Limited Liability Partnerships - LLP

In business studies, what is Limited Liability Partnership is a common question. It is a broad concept which forms a crucial part of partnership norms. LLP or Limited Liability Partnership is an alternative form of corporate business that offers benefits of limited liability to partners at minimal compliance costs. It is a newer concept in a business where partners have lesser financial obligations and limited personal liability in the firm.

What is the Meaning of LLP?

LLP, better known as Limited Liability Partnership, requires every partner to contribute to daily business operations while having limited responsibilities. In usual partnership firms, partners have unlimited liability towards the overall debts and legal concerns of business. Assets of these partners are also liable to be utilized for meeting any debt or liability of the firm. However, in LLP, partners are free from such huge liabilities.

Separate legal existence with a lesser extent of liabilities is what is Limited Liability Partnership all about. Other than this, it has all the features that a regular partnership has.

What is the Limited Liability Partnership Act 2008?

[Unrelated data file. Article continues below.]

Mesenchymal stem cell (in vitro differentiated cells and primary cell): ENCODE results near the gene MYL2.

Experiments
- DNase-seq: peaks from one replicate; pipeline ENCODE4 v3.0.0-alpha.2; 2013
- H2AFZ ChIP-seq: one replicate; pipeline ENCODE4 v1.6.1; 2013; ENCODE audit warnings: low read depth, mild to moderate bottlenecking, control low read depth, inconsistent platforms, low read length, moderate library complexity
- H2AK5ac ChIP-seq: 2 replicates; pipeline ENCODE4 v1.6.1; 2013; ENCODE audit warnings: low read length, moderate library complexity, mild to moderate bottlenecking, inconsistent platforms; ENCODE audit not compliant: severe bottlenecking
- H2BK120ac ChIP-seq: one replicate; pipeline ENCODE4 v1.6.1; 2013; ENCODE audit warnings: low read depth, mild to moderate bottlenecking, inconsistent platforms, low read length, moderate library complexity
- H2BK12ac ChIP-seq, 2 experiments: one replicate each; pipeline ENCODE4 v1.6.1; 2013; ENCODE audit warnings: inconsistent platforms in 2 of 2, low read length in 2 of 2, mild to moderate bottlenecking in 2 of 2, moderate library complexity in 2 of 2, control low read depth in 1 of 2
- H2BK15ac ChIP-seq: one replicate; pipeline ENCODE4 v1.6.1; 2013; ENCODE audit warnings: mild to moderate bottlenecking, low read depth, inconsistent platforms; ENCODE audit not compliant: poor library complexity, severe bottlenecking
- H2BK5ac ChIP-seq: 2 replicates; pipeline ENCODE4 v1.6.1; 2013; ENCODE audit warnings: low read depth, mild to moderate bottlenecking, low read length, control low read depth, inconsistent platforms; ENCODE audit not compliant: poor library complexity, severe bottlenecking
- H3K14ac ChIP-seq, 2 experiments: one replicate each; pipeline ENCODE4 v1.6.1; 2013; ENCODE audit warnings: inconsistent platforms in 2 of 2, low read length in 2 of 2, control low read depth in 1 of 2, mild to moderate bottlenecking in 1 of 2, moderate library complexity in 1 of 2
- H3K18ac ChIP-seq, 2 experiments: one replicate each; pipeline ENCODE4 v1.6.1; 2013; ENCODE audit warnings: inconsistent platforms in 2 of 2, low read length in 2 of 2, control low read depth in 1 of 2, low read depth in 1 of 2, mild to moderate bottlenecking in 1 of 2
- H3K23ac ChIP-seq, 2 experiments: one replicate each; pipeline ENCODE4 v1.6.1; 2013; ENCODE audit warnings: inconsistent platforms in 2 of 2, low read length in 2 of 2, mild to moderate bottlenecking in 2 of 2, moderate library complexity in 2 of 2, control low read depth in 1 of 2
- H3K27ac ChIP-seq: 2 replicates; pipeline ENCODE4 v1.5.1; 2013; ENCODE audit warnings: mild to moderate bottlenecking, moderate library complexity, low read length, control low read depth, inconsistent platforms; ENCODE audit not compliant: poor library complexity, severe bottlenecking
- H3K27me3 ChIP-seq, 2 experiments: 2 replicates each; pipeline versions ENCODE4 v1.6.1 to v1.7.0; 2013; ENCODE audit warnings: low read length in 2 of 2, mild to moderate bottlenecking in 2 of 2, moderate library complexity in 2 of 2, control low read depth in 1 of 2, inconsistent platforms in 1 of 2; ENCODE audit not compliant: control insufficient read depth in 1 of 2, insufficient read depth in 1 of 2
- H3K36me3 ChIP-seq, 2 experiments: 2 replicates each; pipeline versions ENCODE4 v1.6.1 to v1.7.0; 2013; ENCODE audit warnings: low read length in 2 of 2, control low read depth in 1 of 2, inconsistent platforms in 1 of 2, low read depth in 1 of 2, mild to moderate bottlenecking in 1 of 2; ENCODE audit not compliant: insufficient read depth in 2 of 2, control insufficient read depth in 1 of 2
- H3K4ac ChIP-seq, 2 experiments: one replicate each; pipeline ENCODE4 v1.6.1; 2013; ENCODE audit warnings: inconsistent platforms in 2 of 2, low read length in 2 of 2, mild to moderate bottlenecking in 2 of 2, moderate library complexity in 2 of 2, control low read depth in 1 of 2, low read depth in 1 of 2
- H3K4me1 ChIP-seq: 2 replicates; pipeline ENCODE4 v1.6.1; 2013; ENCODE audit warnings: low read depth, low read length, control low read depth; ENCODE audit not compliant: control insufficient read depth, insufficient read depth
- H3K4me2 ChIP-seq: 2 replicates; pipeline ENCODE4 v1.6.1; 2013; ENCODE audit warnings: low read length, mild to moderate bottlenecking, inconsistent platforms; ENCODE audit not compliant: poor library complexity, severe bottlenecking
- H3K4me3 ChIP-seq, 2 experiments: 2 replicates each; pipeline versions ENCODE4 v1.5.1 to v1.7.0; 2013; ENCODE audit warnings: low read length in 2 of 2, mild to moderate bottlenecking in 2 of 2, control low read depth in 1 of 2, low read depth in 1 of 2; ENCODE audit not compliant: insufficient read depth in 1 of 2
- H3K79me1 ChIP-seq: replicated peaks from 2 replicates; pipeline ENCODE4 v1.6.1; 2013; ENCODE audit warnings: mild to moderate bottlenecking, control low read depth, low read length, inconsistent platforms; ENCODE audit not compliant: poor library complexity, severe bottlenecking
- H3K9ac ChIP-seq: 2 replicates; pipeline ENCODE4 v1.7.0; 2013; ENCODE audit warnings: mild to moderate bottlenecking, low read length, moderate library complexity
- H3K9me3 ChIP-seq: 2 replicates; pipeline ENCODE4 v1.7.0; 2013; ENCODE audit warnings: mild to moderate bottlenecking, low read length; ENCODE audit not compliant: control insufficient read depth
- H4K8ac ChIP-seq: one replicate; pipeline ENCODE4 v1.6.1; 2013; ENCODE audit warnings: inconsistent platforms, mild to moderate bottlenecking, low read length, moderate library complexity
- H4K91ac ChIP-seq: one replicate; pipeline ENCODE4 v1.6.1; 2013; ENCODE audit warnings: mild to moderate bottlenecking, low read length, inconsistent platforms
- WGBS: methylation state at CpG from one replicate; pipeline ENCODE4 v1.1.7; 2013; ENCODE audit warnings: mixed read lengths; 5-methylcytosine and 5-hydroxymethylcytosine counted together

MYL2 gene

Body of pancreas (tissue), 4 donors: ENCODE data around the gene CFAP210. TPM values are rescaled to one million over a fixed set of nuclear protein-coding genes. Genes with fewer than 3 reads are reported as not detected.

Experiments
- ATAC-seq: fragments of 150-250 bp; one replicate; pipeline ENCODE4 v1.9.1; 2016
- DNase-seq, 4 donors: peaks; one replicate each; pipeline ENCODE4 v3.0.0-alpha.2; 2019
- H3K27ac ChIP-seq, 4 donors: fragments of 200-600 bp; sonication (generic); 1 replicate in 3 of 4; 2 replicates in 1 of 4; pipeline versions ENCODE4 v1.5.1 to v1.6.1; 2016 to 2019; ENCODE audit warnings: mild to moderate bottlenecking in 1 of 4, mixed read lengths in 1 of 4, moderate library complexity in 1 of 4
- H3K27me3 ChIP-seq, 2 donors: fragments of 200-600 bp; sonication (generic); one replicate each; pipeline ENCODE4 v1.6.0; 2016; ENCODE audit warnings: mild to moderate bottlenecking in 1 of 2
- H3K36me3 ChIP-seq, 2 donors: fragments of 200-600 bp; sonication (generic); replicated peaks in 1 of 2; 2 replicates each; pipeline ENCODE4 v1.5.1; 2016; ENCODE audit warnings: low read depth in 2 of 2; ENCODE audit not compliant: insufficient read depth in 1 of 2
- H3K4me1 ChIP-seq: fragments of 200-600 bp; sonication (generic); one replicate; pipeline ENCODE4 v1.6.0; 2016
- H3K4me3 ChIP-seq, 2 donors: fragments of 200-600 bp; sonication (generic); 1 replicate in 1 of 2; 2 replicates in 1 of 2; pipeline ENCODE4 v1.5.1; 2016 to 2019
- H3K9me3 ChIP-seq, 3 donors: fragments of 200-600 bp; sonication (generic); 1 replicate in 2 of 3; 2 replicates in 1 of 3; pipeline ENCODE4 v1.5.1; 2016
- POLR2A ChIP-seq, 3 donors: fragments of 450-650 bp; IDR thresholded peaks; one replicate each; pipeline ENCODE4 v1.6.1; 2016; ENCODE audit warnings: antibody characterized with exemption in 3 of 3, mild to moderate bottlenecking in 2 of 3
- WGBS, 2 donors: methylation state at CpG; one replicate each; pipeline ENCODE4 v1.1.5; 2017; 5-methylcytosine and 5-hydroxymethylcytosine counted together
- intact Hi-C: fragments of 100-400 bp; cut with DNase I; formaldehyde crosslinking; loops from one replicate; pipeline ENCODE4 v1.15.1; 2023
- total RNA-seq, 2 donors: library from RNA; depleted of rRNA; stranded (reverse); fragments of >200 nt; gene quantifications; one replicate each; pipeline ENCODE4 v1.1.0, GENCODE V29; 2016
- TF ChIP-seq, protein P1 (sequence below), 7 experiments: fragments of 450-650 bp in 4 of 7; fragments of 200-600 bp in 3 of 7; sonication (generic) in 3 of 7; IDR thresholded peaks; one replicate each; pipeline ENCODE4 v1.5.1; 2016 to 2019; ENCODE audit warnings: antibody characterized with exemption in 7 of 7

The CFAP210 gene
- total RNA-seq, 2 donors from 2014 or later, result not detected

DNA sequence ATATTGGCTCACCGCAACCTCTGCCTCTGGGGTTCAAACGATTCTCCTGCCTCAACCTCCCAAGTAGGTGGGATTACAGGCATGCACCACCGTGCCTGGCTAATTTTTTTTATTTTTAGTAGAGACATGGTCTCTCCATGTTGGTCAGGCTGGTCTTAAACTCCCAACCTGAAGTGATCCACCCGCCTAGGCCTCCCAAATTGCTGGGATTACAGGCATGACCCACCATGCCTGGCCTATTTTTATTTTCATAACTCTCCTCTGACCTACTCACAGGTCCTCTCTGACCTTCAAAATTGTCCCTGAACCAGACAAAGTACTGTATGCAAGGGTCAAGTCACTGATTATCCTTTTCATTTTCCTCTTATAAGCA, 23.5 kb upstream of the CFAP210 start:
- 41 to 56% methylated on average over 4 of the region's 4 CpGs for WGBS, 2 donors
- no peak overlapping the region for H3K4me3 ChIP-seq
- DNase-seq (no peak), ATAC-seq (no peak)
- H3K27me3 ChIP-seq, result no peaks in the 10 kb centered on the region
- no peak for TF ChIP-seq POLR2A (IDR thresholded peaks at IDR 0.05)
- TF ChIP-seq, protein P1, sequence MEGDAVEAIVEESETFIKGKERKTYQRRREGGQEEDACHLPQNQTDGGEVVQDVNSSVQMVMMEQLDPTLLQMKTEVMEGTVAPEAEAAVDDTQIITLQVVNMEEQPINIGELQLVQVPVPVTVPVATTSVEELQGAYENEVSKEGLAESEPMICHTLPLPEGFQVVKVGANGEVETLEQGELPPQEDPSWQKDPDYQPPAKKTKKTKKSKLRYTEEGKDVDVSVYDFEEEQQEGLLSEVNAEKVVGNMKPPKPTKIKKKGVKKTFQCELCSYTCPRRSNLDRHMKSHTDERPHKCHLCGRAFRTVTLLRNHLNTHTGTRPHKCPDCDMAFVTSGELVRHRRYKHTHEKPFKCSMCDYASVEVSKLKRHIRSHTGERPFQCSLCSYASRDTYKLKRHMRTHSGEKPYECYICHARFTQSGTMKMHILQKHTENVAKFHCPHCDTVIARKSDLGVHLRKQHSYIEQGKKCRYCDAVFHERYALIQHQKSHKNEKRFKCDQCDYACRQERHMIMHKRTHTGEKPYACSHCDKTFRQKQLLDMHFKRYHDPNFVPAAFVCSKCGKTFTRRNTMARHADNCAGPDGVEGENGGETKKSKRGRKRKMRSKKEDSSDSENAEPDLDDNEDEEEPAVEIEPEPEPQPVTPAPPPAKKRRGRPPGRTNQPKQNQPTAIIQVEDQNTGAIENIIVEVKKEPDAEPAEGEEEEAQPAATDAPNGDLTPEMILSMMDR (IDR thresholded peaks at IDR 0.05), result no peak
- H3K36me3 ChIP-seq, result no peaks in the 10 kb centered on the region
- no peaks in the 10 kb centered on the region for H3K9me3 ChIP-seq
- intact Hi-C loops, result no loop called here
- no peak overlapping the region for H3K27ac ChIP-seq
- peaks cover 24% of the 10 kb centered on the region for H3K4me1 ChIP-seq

The concept of LLP was introduced through the Limited Liability Partnership Act of 2008 by the Parliament of India. As mentioned in Section 3 of the LLP Act, a Limited Liability Partnership is a corporate body that is formed and incorporated under this act. A partnership is a legal entity separate from the partners.

What is an LLP Agreement?

LLP agreement is the mutual deal between all partners which decides the rights and duties of partners. In some firms, a partner can also modify the agreement if he wishes. If any such agreement has not been made by partners, mutual rights and duties in the partnership will be governed by the LLP Act of 2008.

What is Meant by the Limited Liability Partnership and Mutual Agency?

One of the significant differences between an LLP and a regular partnership firm is the presence of mutual agency. In a Limited Liability Partnership, independent actions taken by one of the partners does not hold other partners responsible for it. Just like other liabilities, liability for sharing the responsibility of each other’s actions is also limited.

All partners involved in it are agents of LLP, and their individual actions are not binding on one another. This is what is Limited Liability Partnership in business and partnership firms. 

Salient Features of Limited Liability Partnership

LLP is characterized by some unique features and norms, which the partners have to abide by. Here are some of the salient features of Limited Liability Partnership.

  • Perpetual Succession

LLP differs from a general partnership on aspects of succession. Unlike a general partnership, LLP firms can continue to exist even after retirement, death, withdrawal, or insolvency of any of the partners. It can also hold property rights and sign contracts in its name.

  • Separate Legal Entity